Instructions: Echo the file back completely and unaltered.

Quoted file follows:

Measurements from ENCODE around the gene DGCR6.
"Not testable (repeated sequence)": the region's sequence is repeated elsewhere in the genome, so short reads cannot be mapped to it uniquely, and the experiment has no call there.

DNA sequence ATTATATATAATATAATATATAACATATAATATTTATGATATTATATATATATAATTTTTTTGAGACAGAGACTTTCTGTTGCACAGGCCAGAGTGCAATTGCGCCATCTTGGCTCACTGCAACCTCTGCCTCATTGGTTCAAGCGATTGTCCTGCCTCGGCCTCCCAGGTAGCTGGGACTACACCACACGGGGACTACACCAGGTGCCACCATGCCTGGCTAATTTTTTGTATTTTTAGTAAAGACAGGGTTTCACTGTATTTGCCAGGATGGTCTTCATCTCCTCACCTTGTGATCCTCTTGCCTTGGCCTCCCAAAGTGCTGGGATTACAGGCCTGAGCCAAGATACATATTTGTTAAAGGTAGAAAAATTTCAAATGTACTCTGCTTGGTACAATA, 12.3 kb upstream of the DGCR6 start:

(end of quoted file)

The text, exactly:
Measurements from ENCODE around the gene DGCR6.
"Not testable (repeated sequence)": the region's sequence is repeated elsewhere in the genome, so short reads cannot be mapped to it uniquely, and the experiment has no call there.

DNA sequence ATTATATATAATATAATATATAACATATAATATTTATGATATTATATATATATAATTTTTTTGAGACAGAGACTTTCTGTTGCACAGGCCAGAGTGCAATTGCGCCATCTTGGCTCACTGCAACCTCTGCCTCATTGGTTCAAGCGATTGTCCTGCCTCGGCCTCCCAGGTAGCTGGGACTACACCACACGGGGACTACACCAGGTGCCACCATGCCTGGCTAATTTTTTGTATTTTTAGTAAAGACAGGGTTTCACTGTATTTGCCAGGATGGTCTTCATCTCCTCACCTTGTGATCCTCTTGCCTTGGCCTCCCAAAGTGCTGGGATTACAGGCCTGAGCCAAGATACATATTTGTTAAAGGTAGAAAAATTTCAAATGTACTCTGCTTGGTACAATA, 12.3 kb upstream of the DGCR6 start: